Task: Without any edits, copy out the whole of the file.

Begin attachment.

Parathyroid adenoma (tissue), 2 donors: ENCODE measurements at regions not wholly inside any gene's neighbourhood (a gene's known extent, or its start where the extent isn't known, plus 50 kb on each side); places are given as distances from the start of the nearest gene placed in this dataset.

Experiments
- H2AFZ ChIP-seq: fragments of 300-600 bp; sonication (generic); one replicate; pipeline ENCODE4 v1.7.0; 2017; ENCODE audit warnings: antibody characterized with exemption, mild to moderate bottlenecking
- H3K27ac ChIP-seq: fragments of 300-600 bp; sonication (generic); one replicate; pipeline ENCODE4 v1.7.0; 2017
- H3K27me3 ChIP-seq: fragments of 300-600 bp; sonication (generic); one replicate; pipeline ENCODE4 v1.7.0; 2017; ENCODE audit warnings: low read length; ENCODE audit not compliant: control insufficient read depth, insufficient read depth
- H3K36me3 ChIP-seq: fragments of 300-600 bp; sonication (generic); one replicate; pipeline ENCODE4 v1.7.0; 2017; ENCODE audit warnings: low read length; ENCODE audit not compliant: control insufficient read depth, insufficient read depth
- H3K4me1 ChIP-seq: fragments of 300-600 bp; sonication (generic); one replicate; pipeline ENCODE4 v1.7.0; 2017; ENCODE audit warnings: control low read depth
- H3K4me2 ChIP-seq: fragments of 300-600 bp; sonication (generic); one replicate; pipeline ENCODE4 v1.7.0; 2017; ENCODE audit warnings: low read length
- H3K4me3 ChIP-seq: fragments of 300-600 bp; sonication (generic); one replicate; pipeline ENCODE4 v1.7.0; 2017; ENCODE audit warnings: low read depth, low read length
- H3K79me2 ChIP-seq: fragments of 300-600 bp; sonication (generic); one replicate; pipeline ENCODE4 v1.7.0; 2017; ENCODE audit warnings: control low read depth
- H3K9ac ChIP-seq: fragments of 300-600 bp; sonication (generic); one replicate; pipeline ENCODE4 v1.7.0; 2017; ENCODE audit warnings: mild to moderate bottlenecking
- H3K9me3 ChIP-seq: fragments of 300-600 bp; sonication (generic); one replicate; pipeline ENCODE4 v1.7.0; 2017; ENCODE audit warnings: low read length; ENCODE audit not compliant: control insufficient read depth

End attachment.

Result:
Parathyroid adenoma (tissue), 2 donors: ENCODE measurements at regions not wholly inside any gene's neighbourhood (a gene's known extent, or its start where the extent isn't known, plus 50 kb on each side); places are given as distances from the start of the nearest gene placed in this dataset.

Experiments
- H2AFZ ChIP-seq: fragments of 300-600 bp; sonication (generic); one replicate; pipeline ENCODE4 v1.7.0; 2017; ENCODE audit warnings: antibody characterized with exemption, mild to moderate bottlenecking
- H3K27ac ChIP-seq: fragments of 300-600 bp; sonication (generic); one replicate; pipeline ENCODE4 v1.7.0; 2017
- H3K27me3 ChIP-seq: fragments of 300-600 bp; sonication (generic); one replicate; pipeline ENCODE4 v1.7.0; 2017; ENCODE audit warnings: low read length; ENCODE audit not compliant: control insufficient read depth, insufficient read depth
- H3K36me3 ChIP-seq: fragments of 300-600 bp; sonication (generic); one replicate; pipeline ENCODE4 v1.7.0; 2017; ENCODE audit warnings: low read length; ENCODE audit not compliant: control insufficient read depth, insufficient read depth
- H3K4me1 ChIP-seq: fragments of 300-600 bp; sonication (generic); one replicate; pipeline ENCODE4 v1.7.0; 2017; ENCODE audit warnings: control low read depth
- H3K4me2 ChIP-seq: fragments of 300-600 bp; sonication (generic); one replicate; pipeline ENCODE4 v1.7.0; 2017; ENCODE audit warnings: low read length
- H3K4me3 ChIP-seq: fragments of 300-600 bp; sonication (generic); one replicate; pipeline ENCODE4 v1.7.0; 2017; ENCODE audit warnings: low read depth, low read length
- H3K79me2 ChIP-seq: fragments of 300-600 bp; sonication (generic); one replicate; pipeline ENCODE4 v1.7.0; 2017; ENCODE audit warnings: control low read depth
- H3K9ac ChIP-seq: fragments of 300-600 bp; sonication (generic); one replicate; pipeline ENCODE4 v1.7.0; 2017; ENCODE audit warnings: mild to moderate bottlenecking
- H3K9me3 ChIP-seq: fragments of 300-600 bp; sonication (generic); one replicate; pipeline ENCODE4 v1.7.0; 2017; ENCODE audit warnings: low read length; ENCODE audit not compliant: control insufficient read depth